In my experience with companies of all sizes, nothing is more powerful than the internet for building sales, membership, and customer loyalty. All must continue to grow, but in today’s economy there are fewer and fewer dollars to make that happen. Read More »
Read about how a deceptive email subject line disappointed a big fan of the British science fiction TV show “Dr. Who” when he received an email titled “Dr. Who?” only to discover it was promoting things that had nothing to do with his sci-fi hero.
We get this question all the time. The answer is: It depends. It’s like asking, “What’s a good price for a car?” So many factors go into what drives open and click-through rates. Here we list examples of benchmark statistics for these metrics. Plus, we suggest some areas in your email-marketing program to focus on to help optimize your open and click-through rates.
TOMS sent this promotional email to a customer who had signed up to receive emails from the company. And because it was coded to be responsive – optimized for the screen or platform it was being viewed on – the recipient could easily read and respond to it on his or her iPhone. As we discussed in a previous NewsLever feature article – “How to Use Responsive Email Design to Optimize Your ROI” – designing emails with your mobile users in mind is vital today, given the growing trend of people using mobile devices to read their emails.
What’s the first word that “pops” into your head when you think about online popups or popovers? “Annoying,” perhaps? But after you read this blog about FulcrumTech’s popover results, as well as the incredible lifts in subscriptions that marketers are getting thanks to popover forms, you may instead use words such as “effective” and “unbelievable” to describe them. Personally, I’ve been blown away by the results that are possible from this tactic. And if your organization is serious about building an email list, it’s time to consider a popover form to help drive your subscriber sign-ups.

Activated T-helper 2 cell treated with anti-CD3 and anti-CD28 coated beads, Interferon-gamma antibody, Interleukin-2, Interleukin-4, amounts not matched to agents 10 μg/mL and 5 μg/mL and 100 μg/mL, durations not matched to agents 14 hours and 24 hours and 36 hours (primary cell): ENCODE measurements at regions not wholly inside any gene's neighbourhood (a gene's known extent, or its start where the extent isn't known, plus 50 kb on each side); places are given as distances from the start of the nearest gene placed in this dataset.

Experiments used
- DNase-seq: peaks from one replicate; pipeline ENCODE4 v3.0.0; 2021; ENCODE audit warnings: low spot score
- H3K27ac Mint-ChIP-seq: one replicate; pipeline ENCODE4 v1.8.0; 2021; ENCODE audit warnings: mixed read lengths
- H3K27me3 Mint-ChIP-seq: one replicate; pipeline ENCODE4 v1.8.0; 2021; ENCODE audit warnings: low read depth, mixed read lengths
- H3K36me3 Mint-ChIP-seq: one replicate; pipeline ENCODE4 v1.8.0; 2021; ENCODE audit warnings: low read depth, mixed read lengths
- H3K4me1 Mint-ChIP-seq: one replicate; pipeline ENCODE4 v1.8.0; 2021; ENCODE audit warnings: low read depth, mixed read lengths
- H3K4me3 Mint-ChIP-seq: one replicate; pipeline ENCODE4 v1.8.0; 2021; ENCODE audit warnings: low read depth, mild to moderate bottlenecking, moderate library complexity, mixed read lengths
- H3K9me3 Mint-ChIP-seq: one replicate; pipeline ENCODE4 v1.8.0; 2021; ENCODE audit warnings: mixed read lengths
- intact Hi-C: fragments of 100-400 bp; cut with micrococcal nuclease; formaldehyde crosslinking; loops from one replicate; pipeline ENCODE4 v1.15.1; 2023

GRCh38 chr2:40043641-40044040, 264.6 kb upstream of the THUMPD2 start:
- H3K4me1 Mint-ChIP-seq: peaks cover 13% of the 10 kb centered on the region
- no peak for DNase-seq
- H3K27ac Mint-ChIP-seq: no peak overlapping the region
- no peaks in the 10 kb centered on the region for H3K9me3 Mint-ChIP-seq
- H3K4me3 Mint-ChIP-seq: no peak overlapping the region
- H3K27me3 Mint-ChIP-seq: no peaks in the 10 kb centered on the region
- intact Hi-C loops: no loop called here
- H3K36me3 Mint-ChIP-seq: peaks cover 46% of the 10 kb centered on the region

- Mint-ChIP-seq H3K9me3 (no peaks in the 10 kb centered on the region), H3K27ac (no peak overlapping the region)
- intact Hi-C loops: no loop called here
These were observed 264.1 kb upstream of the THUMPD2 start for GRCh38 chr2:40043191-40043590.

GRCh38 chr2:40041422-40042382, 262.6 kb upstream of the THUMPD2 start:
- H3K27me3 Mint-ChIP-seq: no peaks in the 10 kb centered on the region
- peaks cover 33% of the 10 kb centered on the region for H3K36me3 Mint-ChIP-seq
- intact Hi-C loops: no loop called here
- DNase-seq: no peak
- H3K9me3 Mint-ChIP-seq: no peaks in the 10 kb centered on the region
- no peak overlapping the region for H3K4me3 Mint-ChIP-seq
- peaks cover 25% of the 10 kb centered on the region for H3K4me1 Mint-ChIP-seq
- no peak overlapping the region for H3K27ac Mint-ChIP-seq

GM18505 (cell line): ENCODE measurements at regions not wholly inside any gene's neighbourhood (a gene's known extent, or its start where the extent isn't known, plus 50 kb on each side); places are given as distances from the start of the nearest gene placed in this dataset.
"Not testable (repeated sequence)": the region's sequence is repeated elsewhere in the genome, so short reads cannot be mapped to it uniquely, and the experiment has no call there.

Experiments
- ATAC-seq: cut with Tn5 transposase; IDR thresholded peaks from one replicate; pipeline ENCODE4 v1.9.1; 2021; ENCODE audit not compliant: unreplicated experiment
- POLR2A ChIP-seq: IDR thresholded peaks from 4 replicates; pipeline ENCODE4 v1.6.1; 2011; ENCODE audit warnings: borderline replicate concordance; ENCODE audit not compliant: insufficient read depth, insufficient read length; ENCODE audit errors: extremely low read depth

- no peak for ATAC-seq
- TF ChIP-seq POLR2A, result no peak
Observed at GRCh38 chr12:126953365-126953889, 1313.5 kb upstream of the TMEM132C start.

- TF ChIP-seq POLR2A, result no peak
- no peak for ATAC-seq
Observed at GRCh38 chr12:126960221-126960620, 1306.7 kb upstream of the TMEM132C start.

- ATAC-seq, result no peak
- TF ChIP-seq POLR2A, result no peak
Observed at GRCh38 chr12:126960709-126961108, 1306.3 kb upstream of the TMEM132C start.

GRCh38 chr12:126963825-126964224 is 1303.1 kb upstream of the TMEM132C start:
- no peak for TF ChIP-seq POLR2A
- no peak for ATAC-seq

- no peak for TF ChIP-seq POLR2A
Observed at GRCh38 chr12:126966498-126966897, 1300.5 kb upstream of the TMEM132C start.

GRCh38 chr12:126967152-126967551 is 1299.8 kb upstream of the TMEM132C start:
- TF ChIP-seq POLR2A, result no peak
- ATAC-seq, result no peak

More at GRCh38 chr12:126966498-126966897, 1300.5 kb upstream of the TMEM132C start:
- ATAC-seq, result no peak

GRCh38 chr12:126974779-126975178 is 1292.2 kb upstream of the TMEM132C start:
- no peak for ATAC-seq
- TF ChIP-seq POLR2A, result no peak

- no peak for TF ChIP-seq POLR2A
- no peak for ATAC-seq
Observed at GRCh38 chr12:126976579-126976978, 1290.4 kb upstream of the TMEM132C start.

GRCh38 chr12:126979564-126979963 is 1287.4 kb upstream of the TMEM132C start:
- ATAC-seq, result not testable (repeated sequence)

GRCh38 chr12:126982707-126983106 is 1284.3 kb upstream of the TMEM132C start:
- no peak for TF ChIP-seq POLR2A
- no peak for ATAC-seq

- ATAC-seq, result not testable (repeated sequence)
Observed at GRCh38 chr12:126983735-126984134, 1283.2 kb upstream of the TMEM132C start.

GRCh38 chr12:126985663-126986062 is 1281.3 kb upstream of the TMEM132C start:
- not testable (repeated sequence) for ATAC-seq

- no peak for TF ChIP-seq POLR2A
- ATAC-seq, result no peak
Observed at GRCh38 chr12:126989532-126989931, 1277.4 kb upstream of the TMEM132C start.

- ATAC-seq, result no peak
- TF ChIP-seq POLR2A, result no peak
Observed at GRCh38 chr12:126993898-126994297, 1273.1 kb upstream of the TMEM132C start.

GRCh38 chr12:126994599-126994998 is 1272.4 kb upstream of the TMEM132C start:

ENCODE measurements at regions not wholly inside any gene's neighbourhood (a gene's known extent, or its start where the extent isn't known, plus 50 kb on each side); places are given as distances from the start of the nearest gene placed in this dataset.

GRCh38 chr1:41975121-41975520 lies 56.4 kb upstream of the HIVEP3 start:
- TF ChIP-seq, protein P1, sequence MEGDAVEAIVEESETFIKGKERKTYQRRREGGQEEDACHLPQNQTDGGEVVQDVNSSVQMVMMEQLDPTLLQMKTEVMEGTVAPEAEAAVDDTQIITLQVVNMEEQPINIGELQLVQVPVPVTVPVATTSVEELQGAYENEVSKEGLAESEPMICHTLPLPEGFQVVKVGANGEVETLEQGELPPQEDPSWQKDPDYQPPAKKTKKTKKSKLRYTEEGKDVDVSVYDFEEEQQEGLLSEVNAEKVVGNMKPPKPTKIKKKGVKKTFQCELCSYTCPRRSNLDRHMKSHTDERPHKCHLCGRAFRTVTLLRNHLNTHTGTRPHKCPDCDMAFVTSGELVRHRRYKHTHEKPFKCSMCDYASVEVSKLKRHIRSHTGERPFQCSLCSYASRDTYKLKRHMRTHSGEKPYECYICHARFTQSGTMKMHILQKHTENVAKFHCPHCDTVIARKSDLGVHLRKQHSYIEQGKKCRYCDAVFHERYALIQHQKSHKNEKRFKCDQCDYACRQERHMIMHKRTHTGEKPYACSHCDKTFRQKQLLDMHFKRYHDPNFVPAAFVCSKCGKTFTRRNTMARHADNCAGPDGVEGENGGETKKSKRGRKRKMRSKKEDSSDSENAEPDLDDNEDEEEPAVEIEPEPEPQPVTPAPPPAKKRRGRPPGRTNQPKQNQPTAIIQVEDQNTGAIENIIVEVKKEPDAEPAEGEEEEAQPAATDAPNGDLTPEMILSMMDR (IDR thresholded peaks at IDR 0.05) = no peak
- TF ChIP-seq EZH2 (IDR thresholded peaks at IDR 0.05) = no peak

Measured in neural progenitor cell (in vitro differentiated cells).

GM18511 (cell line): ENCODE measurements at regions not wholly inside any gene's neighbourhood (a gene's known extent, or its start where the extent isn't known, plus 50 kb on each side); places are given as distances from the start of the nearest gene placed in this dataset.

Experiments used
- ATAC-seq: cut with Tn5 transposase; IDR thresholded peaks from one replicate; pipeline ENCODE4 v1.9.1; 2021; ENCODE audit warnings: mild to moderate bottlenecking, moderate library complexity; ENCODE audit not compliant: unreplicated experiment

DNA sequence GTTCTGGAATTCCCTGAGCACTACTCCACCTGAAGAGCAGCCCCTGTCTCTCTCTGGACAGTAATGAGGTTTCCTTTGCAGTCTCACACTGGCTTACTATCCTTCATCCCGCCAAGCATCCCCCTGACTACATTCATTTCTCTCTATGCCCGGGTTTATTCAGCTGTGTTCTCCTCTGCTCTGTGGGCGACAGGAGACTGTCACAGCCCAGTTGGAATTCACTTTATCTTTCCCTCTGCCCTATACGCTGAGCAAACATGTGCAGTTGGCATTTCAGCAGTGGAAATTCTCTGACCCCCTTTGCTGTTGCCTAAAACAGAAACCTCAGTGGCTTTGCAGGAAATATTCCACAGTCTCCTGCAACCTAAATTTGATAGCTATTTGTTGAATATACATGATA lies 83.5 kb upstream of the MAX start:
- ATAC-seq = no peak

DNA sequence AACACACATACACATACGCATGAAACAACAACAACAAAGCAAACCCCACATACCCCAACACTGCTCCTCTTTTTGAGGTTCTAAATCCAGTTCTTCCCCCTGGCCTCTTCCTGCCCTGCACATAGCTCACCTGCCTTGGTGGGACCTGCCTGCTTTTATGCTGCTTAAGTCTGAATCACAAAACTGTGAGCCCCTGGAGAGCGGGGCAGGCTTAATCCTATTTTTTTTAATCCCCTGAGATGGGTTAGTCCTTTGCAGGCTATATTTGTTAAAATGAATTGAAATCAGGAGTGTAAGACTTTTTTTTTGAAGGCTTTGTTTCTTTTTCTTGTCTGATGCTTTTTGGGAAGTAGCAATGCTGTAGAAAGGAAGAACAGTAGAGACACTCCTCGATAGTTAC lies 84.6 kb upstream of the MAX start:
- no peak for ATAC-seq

This email was sent to a customer who had recently placed a Musicnotes.com order with the goal of getting her to update her subscriber preferences. The subject line – “Complete Your Preferences and receive a $6 coupon!” – clearly communicates the purpose of this email. Plus, the incentive offer of a $6 coupon is right there in the subject line, enticing recipients to open the email. Continue reading.
This welcome email was sent to a new PBS subscriber who had signed up when she watched a Downton Abbey video at the PBS website. The subject line – “Welcome to the PBS community” – provides a greeting that says it all simply and in a refined tone that one would expect from the PBS brand.